I've implemented a power spectrum display to demonstrate a way to postprocess the data gathered from GNU Radio in python.
Update (2014-04-03): An updated version of the software (now compatible with GNU Radio 3.7) is available from GitHub.
The software can use an RTL-SDR compatible DVB-T tuner as a signal source.
The signal is processed by GNU Radio, which performs FFT.
The FFT output is then sent to my python code using a Message Sink block.
The python program then plots the data using the python-matplotlib module.
The above plot shows the output when I transmit with my handheld radio on 2 meters band. Center is set to 145.000 MHz by default, but you can change it in the fft_test.grc file.
When I started out with Message Sink and Source blocks, this tutorial was quite useful. These blocks help you to communicate between your python code and GNU Radio block diagram. Basically, you can get the processed data from GNU Radio and use it in python, or do it in the other direction: you can generate some kind of data in python and send it to GNU Radio for processing.
I wouldn't suggest anyone to implement advanced DSP functionality in python, but it might be reasonable to:
To run my example you would need:
You can edit the flowchart in GNU Radio Companion to suit your needs. Then you have to hit Generate (F5) in GRC, but note that when running my program, it will first change some lines in the the top_level.py before importing it (this is what grcconvert.py does). There are two problems with the code generated by GRC:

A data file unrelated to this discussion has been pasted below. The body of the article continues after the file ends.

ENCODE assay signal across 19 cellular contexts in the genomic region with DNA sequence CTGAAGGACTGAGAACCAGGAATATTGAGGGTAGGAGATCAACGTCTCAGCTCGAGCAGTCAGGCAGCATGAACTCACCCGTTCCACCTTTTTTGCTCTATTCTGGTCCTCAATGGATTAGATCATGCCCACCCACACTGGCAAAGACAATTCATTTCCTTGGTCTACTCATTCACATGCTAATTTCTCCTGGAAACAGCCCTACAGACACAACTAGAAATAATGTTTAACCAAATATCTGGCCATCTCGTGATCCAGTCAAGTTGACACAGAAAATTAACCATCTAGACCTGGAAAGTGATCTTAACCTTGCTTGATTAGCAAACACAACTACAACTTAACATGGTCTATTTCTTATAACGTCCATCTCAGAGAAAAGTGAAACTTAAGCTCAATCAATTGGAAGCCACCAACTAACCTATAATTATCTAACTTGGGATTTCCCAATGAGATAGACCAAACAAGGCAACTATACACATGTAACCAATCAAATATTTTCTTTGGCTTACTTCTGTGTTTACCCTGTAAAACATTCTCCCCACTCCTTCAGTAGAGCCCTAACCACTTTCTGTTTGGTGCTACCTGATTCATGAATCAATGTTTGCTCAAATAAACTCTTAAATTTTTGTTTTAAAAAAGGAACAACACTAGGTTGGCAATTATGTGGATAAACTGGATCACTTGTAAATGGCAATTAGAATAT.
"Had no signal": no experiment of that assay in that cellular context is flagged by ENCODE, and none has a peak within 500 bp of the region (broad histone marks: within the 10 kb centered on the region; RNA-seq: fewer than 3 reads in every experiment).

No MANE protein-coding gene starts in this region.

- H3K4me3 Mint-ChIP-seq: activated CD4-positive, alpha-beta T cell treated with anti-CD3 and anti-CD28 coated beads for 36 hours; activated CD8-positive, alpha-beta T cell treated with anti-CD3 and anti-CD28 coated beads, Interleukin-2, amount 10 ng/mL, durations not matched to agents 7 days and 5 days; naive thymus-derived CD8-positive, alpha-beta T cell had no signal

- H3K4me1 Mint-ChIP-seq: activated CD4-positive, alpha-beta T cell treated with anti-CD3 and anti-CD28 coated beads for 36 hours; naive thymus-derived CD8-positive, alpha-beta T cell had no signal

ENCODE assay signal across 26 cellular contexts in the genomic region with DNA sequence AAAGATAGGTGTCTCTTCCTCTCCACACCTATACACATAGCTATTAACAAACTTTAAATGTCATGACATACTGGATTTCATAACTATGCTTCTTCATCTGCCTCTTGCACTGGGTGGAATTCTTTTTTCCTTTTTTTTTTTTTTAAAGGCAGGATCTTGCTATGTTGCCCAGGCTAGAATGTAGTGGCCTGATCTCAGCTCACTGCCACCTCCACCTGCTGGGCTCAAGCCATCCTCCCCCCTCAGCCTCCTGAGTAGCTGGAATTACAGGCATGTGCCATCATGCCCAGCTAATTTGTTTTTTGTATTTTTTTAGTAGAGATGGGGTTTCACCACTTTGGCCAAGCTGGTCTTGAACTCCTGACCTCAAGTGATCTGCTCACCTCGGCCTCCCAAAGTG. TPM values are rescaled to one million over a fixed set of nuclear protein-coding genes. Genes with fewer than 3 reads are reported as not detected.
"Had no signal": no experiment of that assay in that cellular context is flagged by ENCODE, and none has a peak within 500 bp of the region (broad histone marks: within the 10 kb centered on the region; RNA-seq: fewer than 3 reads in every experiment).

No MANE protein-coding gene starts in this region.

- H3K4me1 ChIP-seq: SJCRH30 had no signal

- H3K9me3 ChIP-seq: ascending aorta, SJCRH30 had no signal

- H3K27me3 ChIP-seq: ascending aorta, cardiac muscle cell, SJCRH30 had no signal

The first is, gr_message_sink_0_msgq_out is not a public member of the top_block class, nor it is initialized as it should be, so we have to add a line:
self.msgq_out = gr_message_sink_0_msgq_out = gr.msg_queue(2)
...to create a message queue that we can access from outside.
The second problem is the confusing grayed output of Message Sink. You have to connect it somewhere to have your top_block.py generated, but you don't need to use it for anything at all. You can't connect it to a Null Sink, as IO size does not match. At the end, I've connected it to a Pad block, but then I had to comment out the line corresponding to the Pad block in the top_block.
When executing fft_test.py, the grcconvert module solves both problems automatically by changing the corresponding lines, so you don't have to do it manually every time you generate a new flowgraph.
You can start it by typing: